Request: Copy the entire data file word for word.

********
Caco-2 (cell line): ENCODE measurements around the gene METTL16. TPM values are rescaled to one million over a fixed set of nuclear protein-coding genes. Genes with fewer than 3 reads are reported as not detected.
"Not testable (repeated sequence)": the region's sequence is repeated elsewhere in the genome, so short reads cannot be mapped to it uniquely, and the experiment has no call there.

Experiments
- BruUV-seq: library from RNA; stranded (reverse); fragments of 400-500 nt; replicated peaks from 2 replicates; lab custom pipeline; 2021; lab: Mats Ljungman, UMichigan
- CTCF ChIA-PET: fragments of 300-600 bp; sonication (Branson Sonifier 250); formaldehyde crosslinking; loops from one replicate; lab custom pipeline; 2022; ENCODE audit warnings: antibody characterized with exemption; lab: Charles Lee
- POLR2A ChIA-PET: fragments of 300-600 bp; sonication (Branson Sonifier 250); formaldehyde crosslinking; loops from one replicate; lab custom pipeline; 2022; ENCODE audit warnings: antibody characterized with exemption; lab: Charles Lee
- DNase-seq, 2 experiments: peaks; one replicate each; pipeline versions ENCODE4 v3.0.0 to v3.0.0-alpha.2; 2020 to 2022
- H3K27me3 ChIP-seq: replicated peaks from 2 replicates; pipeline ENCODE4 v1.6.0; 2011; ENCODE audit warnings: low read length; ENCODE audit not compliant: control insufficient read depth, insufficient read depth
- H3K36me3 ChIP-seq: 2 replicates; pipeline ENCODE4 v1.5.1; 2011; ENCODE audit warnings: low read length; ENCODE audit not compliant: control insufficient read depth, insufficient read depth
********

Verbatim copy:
Caco-2 (cell line): ENCODE measurements around the gene METTL16. TPM values are rescaled to one million over a fixed set of nuclear protein-coding genes. Genes with fewer than 3 reads are reported as not detected.
"Not testable (repeated sequence)": the region's sequence is repeated elsewhere in the genome, so short reads cannot be mapped to it uniquely, and the experiment has no call there.

Experiments
- BruUV-seq: library from RNA; stranded (reverse); fragments of 400-500 nt; replicated peaks from 2 replicates; lab custom pipeline; 2021; lab: Mats Ljungman, UMichigan
- CTCF ChIA-PET: fragments of 300-600 bp; sonication (Branson Sonifier 250); formaldehyde crosslinking; loops from one replicate; lab custom pipeline; 2022; ENCODE audit warnings: antibody characterized with exemption; lab: Charles Lee
- POLR2A ChIA-PET: fragments of 300-600 bp; sonication (Branson Sonifier 250); formaldehyde crosslinking; loops from one replicate; lab custom pipeline; 2022; ENCODE audit warnings: antibody characterized with exemption; lab: Charles Lee
- DNase-seq, 2 experiments: peaks; one replicate each; pipeline versions ENCODE4 v3.0.0 to v3.0.0-alpha.2; 2020 to 2022
- H3K27me3 ChIP-seq: replicated peaks from 2 replicates; pipeline ENCODE4 v1.6.0; 2011; ENCODE audit warnings: low read length; ENCODE audit not compliant: control insufficient read depth, insufficient read depth
- H3K36me3 ChIP-seq: 2 replicates; pipeline ENCODE4 v1.5.1; 2011; ENCODE audit warnings: low read length; ENCODE audit not compliant: control insufficient read depth, insufficient read depth